Could the Oculus Rift Mean Big Things In Gaming Peripherals?

Steve Anderson : End Game
Steve Anderson
The Video Store Guy
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Could the Oculus Rift Mean Big Things In Gaming Peripherals?

One great principle that seems to follow business is “nothing succeeds like success.” It's a principle that's powered more than a few movies, not to mention books, webcomics, and especially video games. But recent moves in the field of virtual reality have set some to thinking, is this the next big thing, and if so, where will the money go in terms of backing up new potential projects?
We're all familiar with new developments, like the Oculus Rift VR headset, and to a lesser extent the Virtuix Omni treadmill. But reports are growing that suggest Virtuix is hopeful that the increasing popularity around the Oculus Rift will help drive interest in what could be its ultimate companion item, Virtuix's treadmill. We've already seen the two work in tandem together, and this pair produces a surprisingly immersive experience that might well be best described as Holodeck Version 0.5. Thanks to the growing popularity of the Oculus Rift, it stands to reason that the Virtuix Omni could take off right along side it; a recent interview between VentureBeat and Virtuix's chairman Jan Goetgeluk showed that there was certainly some potential afoot.
One of the biggest points to come out of the interview was that the sheer quantity of major tech backers getting into the field--like Marc Andreessen, whose venture capital firm put a substantial investment in Oculus VR—indicates that VR's image as a failed fad is fading, and there's some major new opportunities coming into the field. Goetgeluk sees the field as essentially three-fold: the visual, as represented by the Oculus Rift, motion as represented by the Omni, and movement tracking, which comes in with things like the Sixense. Further devices could also come into play to augment the experience, like a vest for haptic feedback or other such devices.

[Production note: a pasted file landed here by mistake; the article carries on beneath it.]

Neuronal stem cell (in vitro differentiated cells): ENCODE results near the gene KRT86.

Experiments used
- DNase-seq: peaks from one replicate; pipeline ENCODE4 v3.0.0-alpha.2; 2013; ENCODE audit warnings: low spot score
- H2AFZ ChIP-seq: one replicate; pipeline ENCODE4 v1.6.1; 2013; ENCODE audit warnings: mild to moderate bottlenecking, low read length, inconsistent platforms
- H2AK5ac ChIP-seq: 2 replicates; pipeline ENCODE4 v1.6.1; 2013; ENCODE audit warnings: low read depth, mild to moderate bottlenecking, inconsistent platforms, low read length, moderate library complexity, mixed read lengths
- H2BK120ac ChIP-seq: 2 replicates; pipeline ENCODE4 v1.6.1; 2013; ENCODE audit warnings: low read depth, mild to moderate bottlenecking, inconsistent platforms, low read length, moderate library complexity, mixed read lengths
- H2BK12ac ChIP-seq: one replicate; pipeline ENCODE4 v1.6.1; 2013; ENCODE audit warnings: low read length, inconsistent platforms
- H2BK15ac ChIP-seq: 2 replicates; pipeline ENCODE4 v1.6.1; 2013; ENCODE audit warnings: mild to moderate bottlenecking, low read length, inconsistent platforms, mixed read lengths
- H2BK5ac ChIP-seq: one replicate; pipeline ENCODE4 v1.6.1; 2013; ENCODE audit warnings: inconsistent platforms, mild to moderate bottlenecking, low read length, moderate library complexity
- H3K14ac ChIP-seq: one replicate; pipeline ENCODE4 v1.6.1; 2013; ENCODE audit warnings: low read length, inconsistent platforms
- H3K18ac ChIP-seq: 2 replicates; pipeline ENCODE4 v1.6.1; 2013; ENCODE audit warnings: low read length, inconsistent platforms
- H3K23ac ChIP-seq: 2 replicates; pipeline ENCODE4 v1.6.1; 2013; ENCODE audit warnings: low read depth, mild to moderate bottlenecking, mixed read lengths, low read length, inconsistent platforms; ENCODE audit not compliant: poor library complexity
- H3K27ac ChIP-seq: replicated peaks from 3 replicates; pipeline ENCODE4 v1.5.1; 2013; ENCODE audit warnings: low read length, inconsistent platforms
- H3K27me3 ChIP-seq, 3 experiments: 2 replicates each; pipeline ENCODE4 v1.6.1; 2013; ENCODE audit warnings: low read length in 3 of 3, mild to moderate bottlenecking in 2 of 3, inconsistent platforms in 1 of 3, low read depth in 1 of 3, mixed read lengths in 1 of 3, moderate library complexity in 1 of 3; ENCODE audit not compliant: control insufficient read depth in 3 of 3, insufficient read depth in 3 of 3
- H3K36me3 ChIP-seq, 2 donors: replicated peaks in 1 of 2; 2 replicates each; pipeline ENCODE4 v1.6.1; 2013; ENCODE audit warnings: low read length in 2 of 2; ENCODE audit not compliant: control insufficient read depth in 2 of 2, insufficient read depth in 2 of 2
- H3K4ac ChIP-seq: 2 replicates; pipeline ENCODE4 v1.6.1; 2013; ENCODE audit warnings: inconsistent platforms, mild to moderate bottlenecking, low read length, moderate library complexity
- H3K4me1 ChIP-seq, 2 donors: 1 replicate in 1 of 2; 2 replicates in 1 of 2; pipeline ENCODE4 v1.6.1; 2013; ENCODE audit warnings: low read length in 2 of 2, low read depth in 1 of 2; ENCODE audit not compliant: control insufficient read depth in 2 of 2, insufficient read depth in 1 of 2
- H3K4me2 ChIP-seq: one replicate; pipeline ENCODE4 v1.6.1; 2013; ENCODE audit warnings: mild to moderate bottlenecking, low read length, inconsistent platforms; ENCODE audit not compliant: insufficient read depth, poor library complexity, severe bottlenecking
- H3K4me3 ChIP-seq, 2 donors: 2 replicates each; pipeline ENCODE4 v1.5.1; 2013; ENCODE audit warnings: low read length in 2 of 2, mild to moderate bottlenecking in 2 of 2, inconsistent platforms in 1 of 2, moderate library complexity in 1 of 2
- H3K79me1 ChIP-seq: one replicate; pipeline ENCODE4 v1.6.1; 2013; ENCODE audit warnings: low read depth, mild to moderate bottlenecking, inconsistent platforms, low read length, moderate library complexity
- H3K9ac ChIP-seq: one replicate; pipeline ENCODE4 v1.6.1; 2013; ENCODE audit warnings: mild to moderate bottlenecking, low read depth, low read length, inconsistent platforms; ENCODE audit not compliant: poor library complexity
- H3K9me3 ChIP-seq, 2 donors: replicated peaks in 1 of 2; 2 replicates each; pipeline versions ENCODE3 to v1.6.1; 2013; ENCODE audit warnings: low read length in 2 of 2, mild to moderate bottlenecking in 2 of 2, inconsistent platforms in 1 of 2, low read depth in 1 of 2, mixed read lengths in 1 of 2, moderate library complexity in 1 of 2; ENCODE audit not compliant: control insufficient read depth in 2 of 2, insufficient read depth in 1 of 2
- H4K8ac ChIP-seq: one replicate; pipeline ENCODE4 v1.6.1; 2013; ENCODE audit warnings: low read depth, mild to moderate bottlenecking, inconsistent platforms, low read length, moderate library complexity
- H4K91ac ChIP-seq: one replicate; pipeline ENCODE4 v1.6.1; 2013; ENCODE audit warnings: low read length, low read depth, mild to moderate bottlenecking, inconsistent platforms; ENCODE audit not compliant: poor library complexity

This particular development needs to be taken with a grain of salt, however, due to sheer utility. See, the Oculus Rift provides the visual, and that's important. But visual has more than one potential use; not only can the Oculus Rift be used with video games, but there have also been suggestions that this could be put to work with movies and television shows as well for an even more immersive video experience than normal. While the Virtuix Omni is impressive by most any metric you care to apply, it does just one thing: it's a game controller. Yes, it's perhaps the healthiest game controller on the face of the earth, but it doesn't have the versatility of the Oculus Rift. Start getting down into the ultra-specific stuff, the real minutiae, and the end result is some very specialized stuff that's likely going to be sold in lower quantities than the Rift.
Basically, even non-gamers would buy the Rift. Only gamers would buy everything else. So while there's a lot of potential here for other gaming peripherals to gain ground in the face of the Oculus Rift's advances, a note of caution is called for. We may be looking at the dawn of a whole new era, but it may not be a well-populated era.
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